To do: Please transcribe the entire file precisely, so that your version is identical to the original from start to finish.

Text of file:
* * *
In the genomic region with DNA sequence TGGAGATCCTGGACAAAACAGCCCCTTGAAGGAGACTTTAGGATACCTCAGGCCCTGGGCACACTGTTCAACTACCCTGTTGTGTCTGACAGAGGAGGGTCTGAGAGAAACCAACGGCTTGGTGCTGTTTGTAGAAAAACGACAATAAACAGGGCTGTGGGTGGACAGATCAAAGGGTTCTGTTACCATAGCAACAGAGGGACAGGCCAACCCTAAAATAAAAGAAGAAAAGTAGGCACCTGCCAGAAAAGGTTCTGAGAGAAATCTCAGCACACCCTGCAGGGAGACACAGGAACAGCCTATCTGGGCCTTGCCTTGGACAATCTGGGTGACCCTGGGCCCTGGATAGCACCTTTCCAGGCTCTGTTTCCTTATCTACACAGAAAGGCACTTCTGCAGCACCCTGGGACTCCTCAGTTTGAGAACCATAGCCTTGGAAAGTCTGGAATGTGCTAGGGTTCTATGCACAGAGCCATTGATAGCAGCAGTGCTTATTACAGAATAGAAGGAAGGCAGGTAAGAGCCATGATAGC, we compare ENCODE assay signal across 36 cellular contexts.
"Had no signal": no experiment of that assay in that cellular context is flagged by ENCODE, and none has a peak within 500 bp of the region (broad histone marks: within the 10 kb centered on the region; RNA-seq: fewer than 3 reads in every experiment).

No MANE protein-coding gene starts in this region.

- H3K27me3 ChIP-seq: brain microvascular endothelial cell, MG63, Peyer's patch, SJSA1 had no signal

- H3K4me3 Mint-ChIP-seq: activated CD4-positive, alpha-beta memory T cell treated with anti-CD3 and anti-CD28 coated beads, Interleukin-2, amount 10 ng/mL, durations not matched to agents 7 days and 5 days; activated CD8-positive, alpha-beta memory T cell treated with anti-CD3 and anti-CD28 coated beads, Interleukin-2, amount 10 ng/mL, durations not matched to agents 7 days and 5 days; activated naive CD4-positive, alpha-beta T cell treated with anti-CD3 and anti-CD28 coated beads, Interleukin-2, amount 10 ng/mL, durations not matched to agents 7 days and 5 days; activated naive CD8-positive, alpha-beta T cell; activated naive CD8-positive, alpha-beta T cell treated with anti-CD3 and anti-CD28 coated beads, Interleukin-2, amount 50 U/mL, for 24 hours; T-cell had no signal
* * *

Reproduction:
In the genomic region with DNA sequence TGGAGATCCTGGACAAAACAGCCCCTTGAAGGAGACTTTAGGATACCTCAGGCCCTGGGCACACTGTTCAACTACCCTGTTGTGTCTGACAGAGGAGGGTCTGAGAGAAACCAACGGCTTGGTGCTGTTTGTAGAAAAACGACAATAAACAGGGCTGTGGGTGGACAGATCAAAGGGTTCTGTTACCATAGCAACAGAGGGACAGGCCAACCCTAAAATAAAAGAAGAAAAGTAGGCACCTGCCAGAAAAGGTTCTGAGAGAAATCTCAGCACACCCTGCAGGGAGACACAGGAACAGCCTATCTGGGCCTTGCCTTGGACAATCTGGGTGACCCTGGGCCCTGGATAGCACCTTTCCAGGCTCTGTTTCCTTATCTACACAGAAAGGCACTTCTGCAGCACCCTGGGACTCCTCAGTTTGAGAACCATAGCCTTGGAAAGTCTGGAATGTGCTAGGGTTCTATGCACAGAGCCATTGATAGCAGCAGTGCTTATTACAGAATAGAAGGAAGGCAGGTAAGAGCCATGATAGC, we compare ENCODE assay signal across 36 cellular contexts.
"Had no signal": no experiment of that assay in that cellular context is flagged by ENCODE, and none has a peak within 500 bp of the region (broad histone marks: within the 10 kb centered on the region; RNA-seq: fewer than 3 reads in every experiment).

No MANE protein-coding gene starts in this region.

- H3K27me3 ChIP-seq: brain microvascular endothelial cell, MG63, Peyer's patch, SJSA1 had no signal

- H3K4me3 Mint-ChIP-seq: activated CD4-positive, alpha-beta memory T cell treated with anti-CD3 and anti-CD28 coated beads, Interleukin-2, amount 10 ng/mL, durations not matched to agents 7 days and 5 days; activated CD8-positive, alpha-beta memory T cell treated with anti-CD3 and anti-CD28 coated beads, Interleukin-2, amount 10 ng/mL, durations not matched to agents 7 days and 5 days; activated naive CD4-positive, alpha-beta T cell treated with anti-CD3 and anti-CD28 coated beads, Interleukin-2, amount 10 ng/mL, durations not matched to agents 7 days and 5 days; activated naive CD8-positive, alpha-beta T cell; activated naive CD8-positive, alpha-beta T cell treated with anti-CD3 and anti-CD28 coated beads, Interleukin-2, amount 50 U/mL, for 24 hours; T-cell had no signal